The other night I met some friends out for dinner. I arrived to the restaurant, greeted my friends and approached the hostess station to check-in. I was informed that we didn’t have a reservation. I had personally made the reservation, as we were celebrating a 50th birthday, and it was a special night! After several minutes of going back and forth with hostess and the restaurant manager, the restaurant was not going to honor our reservation. To make a long story short, we left the restaurant feeling extremely frustrated, disappointed and to be completely honest, very angry! Clearly there was a communication breakdown.
On my drive home, I played the situation over and over in my head trying to figure out where the breakdown took place. By the time I got home I was thinking about how important effective communication is and when a breakdown takes place, how it creates a great deal of frustration, disappointment and yes, even anger for all parties involved.
The truth of the matter is, there will always be breakdowns when it comes to communicating with others. We’re faced with communication breakdowns in the classroom and/or student salons on a daily basis. I think you’ll agree with me that communicating effectively with students can sometimes be challenging. The question is, what exactly creates the breakdown and more importantly, what can we do to prevent it from taking place?
First, let’s identify what a communication breakdown is. A breakdown occurs when our message isn’t received or understood properly by the receiver. There are a lot of barriers that can get in the way of properly receiving and understanding a message. Physical barriers occur, such as room temperature, distracting activities or movements, personal discomfort, and noise. Mental barriers can also get in the way. Mental barriers occur when receiver assumptions get in the way, such as vocabulary differences or even learning disabilities. Then, there are those emotional barriers such as stress, fear, anger, worry and even love! Cultural differences can also create significant communication breakdowns. One’s traditions, manners or habits can have a direct effect on how we interact with each other.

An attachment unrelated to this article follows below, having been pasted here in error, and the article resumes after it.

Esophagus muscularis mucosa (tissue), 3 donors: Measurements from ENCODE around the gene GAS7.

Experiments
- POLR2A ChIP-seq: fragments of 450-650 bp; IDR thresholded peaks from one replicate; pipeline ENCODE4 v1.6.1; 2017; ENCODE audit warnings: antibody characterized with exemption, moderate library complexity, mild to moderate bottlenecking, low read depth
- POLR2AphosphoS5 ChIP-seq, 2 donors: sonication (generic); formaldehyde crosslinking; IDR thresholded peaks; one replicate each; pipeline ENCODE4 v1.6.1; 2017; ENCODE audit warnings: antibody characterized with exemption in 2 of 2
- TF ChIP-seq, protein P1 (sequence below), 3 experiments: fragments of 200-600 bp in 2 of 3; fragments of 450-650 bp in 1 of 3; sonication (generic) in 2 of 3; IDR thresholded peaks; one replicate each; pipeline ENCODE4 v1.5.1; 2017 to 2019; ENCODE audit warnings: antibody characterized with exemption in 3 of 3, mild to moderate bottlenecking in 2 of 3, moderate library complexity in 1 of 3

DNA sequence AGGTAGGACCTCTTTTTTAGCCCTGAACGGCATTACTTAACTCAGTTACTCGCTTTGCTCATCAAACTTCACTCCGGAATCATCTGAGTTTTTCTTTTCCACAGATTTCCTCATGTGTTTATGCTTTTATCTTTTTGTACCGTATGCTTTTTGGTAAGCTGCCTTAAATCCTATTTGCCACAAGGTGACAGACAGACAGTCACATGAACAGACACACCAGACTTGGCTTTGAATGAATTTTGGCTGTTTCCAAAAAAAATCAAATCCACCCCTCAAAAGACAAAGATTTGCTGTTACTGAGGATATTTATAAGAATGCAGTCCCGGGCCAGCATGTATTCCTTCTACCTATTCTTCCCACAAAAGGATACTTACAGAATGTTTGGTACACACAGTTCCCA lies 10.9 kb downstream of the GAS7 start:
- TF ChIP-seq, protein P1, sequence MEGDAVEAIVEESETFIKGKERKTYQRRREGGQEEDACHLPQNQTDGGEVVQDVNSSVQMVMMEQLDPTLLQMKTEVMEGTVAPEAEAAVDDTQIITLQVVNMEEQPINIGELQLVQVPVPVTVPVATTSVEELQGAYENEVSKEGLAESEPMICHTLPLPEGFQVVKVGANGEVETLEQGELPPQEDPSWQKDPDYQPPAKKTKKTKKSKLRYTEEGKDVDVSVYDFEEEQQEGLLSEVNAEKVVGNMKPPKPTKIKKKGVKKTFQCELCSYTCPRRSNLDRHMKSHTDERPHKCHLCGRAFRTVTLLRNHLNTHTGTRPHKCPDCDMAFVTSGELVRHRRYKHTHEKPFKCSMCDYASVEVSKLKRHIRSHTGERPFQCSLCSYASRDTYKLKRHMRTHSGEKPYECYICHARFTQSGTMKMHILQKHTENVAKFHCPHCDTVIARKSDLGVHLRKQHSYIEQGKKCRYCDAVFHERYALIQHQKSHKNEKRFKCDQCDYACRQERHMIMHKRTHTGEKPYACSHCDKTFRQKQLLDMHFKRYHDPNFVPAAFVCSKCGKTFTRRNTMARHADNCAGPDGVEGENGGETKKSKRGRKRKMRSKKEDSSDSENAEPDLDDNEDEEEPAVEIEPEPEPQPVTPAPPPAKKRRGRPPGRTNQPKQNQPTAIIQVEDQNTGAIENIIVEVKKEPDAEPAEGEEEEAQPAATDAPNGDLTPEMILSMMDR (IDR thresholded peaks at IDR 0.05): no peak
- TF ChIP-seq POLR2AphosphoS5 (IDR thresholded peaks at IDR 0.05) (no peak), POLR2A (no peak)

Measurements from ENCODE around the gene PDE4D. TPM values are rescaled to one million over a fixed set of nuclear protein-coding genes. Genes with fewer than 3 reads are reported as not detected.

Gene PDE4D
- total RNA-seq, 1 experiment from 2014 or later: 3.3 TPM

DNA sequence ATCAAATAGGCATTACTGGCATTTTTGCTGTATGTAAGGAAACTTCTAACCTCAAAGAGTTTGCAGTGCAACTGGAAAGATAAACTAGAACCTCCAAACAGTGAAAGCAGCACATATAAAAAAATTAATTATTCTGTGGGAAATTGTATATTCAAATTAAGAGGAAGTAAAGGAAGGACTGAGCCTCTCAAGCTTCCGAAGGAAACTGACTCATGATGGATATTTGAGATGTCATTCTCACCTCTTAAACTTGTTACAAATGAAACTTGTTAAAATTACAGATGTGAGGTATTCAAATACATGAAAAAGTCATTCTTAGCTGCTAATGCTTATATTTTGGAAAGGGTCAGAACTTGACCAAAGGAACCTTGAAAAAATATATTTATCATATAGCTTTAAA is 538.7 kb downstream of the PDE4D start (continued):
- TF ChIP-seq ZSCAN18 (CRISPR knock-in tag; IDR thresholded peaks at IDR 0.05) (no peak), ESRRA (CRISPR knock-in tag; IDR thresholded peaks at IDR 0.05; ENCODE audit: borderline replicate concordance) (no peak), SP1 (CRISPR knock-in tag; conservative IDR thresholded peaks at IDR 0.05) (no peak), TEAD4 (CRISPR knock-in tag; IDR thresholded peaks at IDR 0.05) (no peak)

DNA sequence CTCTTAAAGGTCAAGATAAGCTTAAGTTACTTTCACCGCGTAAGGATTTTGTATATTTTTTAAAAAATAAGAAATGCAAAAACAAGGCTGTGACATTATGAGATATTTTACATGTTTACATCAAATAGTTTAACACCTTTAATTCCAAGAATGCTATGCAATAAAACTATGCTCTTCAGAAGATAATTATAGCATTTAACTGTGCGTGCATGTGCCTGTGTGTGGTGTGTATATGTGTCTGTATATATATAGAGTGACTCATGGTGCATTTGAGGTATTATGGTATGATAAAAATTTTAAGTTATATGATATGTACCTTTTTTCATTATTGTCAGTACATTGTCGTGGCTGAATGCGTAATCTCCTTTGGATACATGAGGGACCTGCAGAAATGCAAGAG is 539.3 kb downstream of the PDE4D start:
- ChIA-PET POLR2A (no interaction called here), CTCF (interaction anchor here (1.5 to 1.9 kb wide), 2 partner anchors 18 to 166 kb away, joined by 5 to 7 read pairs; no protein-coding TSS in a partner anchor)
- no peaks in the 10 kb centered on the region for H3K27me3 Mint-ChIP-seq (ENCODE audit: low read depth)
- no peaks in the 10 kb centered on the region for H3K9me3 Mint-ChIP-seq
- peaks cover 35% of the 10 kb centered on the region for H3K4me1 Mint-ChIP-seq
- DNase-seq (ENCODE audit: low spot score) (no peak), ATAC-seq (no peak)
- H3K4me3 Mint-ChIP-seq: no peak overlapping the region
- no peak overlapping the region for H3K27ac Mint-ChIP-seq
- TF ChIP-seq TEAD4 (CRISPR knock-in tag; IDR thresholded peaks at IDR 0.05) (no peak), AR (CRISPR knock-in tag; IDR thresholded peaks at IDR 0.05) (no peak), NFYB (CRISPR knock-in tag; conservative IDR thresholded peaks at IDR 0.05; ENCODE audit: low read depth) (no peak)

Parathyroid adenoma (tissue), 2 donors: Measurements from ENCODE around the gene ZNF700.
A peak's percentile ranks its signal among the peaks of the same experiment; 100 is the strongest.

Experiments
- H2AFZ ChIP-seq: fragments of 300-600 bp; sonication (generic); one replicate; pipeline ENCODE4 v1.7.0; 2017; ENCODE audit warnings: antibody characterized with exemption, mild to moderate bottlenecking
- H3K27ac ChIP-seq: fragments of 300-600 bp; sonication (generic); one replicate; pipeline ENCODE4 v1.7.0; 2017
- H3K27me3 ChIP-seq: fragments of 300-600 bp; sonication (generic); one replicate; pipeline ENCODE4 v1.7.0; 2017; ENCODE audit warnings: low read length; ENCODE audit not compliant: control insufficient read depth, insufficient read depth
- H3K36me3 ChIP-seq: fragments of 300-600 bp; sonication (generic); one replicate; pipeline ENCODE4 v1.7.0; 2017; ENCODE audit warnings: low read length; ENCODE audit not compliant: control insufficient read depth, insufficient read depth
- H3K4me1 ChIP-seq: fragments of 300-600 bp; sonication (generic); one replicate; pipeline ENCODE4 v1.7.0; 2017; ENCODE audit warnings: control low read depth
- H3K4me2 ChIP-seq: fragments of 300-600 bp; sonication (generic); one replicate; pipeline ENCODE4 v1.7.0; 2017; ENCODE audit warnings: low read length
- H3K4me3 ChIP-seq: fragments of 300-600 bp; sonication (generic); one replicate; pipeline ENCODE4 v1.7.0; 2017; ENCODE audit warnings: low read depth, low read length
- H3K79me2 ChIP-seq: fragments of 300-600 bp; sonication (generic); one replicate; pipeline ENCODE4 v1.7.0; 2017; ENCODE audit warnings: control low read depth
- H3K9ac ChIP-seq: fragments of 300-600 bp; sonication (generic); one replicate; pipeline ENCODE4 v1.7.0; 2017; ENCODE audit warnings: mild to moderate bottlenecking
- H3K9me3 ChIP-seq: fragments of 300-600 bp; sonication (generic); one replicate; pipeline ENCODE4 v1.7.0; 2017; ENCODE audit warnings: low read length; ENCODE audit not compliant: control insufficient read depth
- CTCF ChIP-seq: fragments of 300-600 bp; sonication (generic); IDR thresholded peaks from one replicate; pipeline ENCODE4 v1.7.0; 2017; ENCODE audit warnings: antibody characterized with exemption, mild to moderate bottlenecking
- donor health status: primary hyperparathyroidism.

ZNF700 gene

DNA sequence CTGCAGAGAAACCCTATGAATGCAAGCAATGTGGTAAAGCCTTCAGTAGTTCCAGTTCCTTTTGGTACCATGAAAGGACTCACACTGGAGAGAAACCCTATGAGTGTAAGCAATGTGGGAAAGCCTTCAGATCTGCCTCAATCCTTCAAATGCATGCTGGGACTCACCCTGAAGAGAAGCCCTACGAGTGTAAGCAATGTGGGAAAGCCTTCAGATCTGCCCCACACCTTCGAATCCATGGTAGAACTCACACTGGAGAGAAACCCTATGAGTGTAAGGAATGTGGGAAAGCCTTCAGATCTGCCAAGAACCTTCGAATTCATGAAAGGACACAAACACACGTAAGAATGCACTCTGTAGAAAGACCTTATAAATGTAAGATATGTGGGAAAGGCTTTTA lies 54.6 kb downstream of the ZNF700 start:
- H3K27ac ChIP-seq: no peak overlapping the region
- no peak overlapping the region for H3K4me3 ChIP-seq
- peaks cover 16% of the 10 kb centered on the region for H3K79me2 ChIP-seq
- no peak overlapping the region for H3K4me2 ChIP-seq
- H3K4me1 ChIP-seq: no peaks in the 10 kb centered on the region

By removing as many barriers as possible from the communication process, we can certainly help prevent or eliminate those communication breakdowns.
Patti Wanamaker brings 21 years of experience to the Milady team, where she currently serves as an Academic Training Specialist. Her intimate understanding of the salon, school, and beauty industry comes from 18 years of hands-on experience as a multi-faceted training specialist, including 8 years of salon and spa ownership of 3 salons with annual sales of $5 million. Her experience in all 3 areas of our industry allows her to think outside the box and develop innovative trainings that not only inspire, but empower educators/trainers to create the most effective learning environments for their students.